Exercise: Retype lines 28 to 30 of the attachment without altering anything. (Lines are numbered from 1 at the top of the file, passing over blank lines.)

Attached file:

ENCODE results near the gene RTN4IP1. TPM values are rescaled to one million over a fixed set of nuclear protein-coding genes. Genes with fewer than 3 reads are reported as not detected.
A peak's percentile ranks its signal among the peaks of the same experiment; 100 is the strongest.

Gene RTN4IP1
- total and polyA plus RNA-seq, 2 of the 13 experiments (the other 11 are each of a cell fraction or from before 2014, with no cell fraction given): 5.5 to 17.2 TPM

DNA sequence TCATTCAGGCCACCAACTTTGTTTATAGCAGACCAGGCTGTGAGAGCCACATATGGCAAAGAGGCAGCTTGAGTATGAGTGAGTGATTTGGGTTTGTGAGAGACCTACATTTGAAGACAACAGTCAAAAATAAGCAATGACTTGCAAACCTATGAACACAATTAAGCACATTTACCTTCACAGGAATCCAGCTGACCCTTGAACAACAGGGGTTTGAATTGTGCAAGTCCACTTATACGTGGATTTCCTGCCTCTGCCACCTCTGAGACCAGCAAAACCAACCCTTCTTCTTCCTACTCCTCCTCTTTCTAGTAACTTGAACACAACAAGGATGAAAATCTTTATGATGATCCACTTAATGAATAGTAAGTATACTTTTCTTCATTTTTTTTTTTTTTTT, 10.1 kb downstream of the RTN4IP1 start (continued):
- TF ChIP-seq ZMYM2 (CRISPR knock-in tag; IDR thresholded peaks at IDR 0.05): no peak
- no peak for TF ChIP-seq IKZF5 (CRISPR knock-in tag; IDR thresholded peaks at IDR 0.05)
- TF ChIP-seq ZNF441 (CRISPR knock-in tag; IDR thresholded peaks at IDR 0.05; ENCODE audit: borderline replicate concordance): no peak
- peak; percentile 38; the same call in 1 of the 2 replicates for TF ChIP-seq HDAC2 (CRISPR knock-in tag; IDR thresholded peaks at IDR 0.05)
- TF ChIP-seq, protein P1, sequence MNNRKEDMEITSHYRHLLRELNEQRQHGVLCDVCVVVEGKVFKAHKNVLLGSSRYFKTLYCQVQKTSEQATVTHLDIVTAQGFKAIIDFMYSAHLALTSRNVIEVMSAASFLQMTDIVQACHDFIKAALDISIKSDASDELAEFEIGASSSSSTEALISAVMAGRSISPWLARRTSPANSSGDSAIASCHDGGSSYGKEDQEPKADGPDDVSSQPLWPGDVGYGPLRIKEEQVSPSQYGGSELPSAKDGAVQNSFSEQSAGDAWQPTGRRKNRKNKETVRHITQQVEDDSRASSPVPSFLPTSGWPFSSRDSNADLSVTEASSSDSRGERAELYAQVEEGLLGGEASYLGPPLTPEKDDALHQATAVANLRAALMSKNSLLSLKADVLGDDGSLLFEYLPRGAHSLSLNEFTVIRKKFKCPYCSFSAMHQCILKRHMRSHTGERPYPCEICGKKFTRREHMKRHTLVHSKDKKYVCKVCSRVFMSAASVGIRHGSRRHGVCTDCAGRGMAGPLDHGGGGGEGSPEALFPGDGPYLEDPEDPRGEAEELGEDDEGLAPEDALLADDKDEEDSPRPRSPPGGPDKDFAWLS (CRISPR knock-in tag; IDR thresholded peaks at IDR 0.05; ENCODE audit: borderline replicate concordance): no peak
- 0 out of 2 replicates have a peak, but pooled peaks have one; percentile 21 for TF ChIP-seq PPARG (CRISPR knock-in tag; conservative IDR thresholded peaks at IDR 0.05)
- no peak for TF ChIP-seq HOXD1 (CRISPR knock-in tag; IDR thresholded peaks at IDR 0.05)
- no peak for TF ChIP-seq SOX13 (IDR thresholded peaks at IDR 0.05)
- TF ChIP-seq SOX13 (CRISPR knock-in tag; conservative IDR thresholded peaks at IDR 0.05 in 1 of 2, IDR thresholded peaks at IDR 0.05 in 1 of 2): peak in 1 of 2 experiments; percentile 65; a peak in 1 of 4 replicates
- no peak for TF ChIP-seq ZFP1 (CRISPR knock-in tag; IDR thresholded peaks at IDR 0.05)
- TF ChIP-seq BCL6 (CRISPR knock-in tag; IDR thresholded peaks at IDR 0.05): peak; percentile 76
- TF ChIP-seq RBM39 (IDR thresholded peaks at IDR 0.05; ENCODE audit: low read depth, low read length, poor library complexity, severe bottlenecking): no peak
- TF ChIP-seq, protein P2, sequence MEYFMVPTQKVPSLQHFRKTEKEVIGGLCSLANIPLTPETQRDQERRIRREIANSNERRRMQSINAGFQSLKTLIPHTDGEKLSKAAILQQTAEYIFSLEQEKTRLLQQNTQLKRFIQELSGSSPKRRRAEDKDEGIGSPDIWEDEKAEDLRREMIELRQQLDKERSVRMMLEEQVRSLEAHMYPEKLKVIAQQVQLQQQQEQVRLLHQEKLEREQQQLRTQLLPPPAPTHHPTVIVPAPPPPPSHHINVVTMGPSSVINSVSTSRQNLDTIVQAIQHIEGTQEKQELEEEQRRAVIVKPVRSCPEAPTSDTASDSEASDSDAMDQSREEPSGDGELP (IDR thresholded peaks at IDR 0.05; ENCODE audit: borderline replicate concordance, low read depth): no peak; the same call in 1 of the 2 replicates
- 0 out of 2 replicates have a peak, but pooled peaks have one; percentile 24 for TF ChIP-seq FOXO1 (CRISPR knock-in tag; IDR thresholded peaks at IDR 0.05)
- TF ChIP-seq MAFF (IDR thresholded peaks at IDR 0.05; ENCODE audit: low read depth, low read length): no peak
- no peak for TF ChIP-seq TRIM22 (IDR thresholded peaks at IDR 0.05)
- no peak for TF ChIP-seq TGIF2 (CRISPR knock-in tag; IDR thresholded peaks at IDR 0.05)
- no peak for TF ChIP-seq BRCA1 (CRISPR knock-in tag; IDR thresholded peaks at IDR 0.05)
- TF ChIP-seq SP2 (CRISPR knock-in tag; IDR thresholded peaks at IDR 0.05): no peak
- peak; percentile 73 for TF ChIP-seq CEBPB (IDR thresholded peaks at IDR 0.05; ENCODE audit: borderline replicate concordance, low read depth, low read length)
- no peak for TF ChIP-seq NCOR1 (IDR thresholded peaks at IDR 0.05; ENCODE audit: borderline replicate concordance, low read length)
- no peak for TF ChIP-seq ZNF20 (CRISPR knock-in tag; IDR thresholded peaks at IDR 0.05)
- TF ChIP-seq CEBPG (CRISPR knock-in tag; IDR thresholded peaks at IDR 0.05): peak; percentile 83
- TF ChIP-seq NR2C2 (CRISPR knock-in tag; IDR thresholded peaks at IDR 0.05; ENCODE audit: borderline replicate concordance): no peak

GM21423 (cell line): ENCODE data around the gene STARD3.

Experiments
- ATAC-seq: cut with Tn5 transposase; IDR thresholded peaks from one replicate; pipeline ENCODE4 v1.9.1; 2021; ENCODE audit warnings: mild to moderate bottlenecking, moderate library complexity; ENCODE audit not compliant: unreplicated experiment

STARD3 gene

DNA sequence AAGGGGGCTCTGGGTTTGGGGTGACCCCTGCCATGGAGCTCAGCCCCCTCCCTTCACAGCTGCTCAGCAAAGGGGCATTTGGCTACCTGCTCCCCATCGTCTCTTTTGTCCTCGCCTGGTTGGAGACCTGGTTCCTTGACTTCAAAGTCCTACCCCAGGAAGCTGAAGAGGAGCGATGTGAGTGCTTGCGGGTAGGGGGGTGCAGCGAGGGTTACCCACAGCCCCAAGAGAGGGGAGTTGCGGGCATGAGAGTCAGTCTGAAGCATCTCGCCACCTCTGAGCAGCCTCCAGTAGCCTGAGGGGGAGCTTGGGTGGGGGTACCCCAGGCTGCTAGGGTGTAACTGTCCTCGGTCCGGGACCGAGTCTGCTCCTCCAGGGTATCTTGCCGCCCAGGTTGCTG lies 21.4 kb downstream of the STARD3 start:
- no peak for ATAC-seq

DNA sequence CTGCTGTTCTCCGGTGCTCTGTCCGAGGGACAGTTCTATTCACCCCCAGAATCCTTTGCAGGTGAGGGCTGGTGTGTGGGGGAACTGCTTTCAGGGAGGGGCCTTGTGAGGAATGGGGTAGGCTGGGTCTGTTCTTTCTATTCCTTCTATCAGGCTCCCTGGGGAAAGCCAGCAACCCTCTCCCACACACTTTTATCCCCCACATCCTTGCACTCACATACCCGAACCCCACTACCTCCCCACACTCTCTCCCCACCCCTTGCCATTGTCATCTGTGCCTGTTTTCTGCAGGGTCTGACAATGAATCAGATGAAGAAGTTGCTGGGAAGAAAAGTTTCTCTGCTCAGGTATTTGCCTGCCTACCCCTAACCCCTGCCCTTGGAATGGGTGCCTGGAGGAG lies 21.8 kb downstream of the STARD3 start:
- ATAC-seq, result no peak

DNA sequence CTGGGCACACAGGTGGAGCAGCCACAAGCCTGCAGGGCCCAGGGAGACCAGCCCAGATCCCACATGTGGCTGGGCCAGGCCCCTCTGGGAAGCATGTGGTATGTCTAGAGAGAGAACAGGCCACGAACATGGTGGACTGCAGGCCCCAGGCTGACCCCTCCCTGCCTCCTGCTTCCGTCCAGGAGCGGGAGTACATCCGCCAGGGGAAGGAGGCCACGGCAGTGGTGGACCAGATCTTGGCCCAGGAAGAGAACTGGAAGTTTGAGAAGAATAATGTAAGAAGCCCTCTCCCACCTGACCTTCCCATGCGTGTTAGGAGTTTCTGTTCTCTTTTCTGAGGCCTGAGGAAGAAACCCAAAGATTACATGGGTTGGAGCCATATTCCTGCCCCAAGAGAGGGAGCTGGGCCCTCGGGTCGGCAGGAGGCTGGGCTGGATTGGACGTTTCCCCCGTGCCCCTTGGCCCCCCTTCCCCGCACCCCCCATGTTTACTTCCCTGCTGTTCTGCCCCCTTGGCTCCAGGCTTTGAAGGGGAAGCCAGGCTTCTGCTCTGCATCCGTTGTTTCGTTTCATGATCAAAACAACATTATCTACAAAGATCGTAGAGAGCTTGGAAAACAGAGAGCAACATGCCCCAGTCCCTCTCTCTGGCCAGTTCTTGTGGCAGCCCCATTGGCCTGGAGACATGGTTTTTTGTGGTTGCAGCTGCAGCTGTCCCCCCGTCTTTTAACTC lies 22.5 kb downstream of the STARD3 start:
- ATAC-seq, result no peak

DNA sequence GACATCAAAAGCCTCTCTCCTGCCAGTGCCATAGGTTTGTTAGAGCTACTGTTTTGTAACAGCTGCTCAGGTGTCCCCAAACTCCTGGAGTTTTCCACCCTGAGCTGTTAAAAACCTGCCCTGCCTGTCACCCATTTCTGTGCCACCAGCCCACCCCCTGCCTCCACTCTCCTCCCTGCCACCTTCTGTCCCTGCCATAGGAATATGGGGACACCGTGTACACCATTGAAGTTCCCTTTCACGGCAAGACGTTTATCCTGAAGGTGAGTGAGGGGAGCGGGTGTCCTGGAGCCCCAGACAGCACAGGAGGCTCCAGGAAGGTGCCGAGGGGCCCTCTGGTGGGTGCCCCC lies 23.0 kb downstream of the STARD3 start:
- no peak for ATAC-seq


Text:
- TF ChIP-seq CEBPG (CRISPR knock-in tag; IDR thresholded peaks at IDR 0.05): peak; percentile 83
- TF ChIP-seq NR2C2 (CRISPR knock-in tag; IDR thresholded peaks at IDR 0.05; ENCODE audit: borderline replicate concordance): no peak

GM21423 (cell line): ENCODE data around the gene STARD3.